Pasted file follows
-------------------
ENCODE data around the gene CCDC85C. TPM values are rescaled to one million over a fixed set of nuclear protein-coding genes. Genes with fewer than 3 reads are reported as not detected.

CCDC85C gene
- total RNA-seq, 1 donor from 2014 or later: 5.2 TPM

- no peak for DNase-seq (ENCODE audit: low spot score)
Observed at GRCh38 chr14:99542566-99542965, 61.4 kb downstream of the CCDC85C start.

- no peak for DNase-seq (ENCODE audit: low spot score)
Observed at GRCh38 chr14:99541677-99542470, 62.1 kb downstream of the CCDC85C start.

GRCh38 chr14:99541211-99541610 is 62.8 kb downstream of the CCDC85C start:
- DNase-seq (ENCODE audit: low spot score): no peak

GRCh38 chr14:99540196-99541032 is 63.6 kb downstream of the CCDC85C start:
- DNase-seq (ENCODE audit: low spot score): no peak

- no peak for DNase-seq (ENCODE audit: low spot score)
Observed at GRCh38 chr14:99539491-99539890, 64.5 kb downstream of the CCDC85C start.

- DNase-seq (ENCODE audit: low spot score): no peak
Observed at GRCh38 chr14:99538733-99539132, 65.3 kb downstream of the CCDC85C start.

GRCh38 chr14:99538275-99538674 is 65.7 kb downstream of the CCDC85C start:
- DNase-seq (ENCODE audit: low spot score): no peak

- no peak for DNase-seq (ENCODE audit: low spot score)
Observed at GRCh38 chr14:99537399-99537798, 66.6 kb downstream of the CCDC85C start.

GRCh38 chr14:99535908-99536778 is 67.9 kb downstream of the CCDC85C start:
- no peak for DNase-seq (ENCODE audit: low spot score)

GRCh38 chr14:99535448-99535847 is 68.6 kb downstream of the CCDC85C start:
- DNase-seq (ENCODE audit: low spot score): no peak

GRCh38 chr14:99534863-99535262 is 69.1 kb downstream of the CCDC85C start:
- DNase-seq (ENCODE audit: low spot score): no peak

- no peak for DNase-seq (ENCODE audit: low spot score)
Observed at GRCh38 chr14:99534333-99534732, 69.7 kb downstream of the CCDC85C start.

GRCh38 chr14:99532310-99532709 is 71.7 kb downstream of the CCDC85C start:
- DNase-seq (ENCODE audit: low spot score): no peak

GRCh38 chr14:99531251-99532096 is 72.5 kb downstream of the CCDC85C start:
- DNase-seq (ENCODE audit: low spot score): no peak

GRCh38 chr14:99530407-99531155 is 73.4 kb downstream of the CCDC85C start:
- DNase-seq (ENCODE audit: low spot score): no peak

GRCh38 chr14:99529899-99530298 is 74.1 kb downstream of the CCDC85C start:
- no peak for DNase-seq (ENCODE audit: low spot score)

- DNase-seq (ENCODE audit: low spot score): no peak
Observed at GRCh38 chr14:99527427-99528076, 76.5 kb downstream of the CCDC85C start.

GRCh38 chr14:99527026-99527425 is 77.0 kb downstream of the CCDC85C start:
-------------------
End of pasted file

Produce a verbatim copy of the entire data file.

ENCODE data around the gene CCDC85C. TPM values are rescaled to one million over a fixed set of nuclear protein-coding genes. Genes with fewer than 3 reads are reported as not detected.

CCDC85C gene
- total RNA-seq, 1 donor from 2014 or later: 5.2 TPM

- no peak for DNase-seq (ENCODE audit: low spot score)
Observed at GRCh38 chr14:99542566-99542965, 61.4 kb downstream of the CCDC85C start.

- no peak for DNase-seq (ENCODE audit: low spot score)
Observed at GRCh38 chr14:99541677-99542470, 62.1 kb downstream of the CCDC85C start.

GRCh38 chr14:99541211-99541610 is 62.8 kb downstream of the CCDC85C start:
- DNase-seq (ENCODE audit: low spot score): no peak

GRCh38 chr14:99540196-99541032 is 63.6 kb downstream of the CCDC85C start:
- DNase-seq (ENCODE audit: low spot score): no peak

- no peak for DNase-seq (ENCODE audit: low spot score)
Observed at GRCh38 chr14:99539491-99539890, 64.5 kb downstream of the CCDC85C start.

- DNase-seq (ENCODE audit: low spot score): no peak
Observed at GRCh38 chr14:99538733-99539132, 65.3 kb downstream of the CCDC85C start.

GRCh38 chr14:99538275-99538674 is 65.7 kb downstream of the CCDC85C start:
- DNase-seq (ENCODE audit: low spot score): no peak

- no peak for DNase-seq (ENCODE audit: low spot score)
Observed at GRCh38 chr14:99537399-99537798, 66.6 kb downstream of the CCDC85C start.

GRCh38 chr14:99535908-99536778 is 67.9 kb downstream of the CCDC85C start:
- no peak for DNase-seq (ENCODE audit: low spot score)

GRCh38 chr14:99535448-99535847 is 68.6 kb downstream of the CCDC85C start:
- DNase-seq (ENCODE audit: low spot score): no peak

GRCh38 chr14:99534863-99535262 is 69.1 kb downstream of the CCDC85C start:
- DNase-seq (ENCODE audit: low spot score): no peak

- no peak for DNase-seq (ENCODE audit: low spot score)
Observed at GRCh38 chr14:99534333-99534732, 69.7 kb downstream of the CCDC85C start.

GRCh38 chr14:99532310-99532709 is 71.7 kb downstream of the CCDC85C start:
- DNase-seq (ENCODE audit: low spot score): no peak

GRCh38 chr14:99531251-99532096 is 72.5 kb downstream of the CCDC85C start:
- DNase-seq (ENCODE audit: low spot score): no peak

GRCh38 chr14:99530407-99531155 is 73.4 kb downstream of the CCDC85C start:
- DNase-seq (ENCODE audit: low spot score): no peak

GRCh38 chr14:99529899-99530298 is 74.1 kb downstream of the CCDC85C start:
- no peak for DNase-seq (ENCODE audit: low spot score)

- DNase-seq (ENCODE audit: low spot score): no peak
Observed at GRCh38 chr14:99527427-99528076, 76.5 kb downstream of the CCDC85C start.

GRCh38 chr14:99527026-99527425 is 77.0 kb downstream of the CCDC85C start: